Kemp Family Symposium on Geography and History: "People’s Park Again: Landscape and the Production of Space"
Kemp Family Symposium on Geography and History
Presented in conjunction with the Kemp Family Symposium on Geography and History. Link for the full symposium schedule of events.
Abstract: Twenty years ago, Professor Mitchell argued the importance of examining how urban space was produced as landscape versus how it was produced as public space. In this talk, he will return to the site of that argument – People’s Park in Berkeley – and examine recent efforts to redevelop it. In doing so Professor Mitchell will elucidate a key argument about the production of space, namely that actually existing spaces develop out of the capitalist tendency to produce “abstract space” (which aligns closely to “landscape”), a tendency countered by struggles to create “differential space.”
Don Mitchell is a Distinguished Professor of Geography in the Maxwell School at Syracuse University. He is the author of The Lie of the Land: Migrant Workers and the California Landscape (1996); Cultural Geography: A Critical Introduction (2000); The Right to the City: Social Justice and the Fight for Public Space (2003); The People’s Property? Power, Politics, and the Public, with Lynn Staeheli (2008), and They Saved the Crops: Landscape, Labor, and the Struggle for Industrial Farming in Bracero-Era California (2012). Mitchell is a recipient of a MacArthur, Fulbright, and Guggenheim Fellowships and was the 2012 recipient of the Retzius Medal in Gold, one of the Vega Awards, given by the King of Sweden on Vega Day, April 24. Mitchell is the founder of the People’s Geography Project and serves on the advisory board of Syracuse Community Geography. Currently he is a Distinguished Visiting Fellow in the Advanced Research Collaborative at the Graduate Center, City University of New York.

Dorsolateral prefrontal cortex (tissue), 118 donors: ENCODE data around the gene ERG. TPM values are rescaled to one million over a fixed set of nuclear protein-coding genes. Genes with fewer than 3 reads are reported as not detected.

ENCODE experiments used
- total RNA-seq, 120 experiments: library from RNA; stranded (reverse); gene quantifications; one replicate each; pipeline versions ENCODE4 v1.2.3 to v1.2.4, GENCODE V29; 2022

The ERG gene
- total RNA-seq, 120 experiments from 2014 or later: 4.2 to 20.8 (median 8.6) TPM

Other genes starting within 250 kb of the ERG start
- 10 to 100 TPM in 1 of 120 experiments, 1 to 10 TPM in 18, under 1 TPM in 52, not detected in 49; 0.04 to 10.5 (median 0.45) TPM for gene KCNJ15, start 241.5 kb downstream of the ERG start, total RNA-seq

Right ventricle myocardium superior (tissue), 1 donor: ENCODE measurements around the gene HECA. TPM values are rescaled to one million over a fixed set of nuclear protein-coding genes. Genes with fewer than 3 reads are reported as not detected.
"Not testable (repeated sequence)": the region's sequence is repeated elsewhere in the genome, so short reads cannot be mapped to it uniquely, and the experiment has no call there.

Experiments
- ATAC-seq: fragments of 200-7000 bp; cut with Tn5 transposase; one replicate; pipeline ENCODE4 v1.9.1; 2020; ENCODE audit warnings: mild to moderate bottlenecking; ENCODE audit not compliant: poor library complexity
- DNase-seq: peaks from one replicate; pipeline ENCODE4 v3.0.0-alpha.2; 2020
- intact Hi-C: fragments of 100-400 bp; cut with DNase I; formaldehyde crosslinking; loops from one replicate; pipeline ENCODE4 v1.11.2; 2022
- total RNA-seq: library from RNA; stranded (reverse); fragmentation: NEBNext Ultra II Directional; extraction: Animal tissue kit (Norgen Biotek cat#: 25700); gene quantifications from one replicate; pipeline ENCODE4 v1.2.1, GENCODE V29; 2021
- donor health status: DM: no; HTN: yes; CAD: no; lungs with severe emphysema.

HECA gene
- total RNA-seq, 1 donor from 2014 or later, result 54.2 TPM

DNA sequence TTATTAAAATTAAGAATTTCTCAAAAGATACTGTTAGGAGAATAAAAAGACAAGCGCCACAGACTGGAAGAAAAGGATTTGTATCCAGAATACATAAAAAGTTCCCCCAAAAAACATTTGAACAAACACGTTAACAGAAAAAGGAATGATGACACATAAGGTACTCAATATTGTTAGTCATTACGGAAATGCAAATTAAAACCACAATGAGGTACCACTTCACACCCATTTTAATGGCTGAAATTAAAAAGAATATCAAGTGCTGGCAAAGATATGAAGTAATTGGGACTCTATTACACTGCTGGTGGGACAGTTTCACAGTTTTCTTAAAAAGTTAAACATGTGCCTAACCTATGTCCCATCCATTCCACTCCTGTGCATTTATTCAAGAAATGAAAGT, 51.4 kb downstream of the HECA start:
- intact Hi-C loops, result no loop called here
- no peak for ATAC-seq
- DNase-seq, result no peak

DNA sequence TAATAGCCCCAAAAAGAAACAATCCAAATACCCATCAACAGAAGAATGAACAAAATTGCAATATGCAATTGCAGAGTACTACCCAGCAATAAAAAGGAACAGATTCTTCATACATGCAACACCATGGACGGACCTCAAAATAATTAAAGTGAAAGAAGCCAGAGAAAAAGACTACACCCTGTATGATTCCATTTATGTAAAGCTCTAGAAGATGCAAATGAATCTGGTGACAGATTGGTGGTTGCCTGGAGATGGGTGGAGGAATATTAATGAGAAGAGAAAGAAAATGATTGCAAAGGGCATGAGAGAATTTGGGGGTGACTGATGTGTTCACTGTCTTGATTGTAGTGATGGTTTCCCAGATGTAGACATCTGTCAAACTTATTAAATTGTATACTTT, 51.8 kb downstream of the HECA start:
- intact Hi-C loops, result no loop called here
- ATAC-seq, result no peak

Free and open to the public.
The Kemp Family Symposium on Geography and History has been made possible by a generous contribution from the Kemp Family Fund, consisting of four generations of University of Michigan graduates with a lifelong commitment to encourage the study of history; not only as a way to learn about the past, but as a guide to understand the present and to anticipate the future. Additional support from the Eisenberg Institute for Historical Studies, Department of History, International Institute, Rackham Graduate School, and Institute for the Humanities.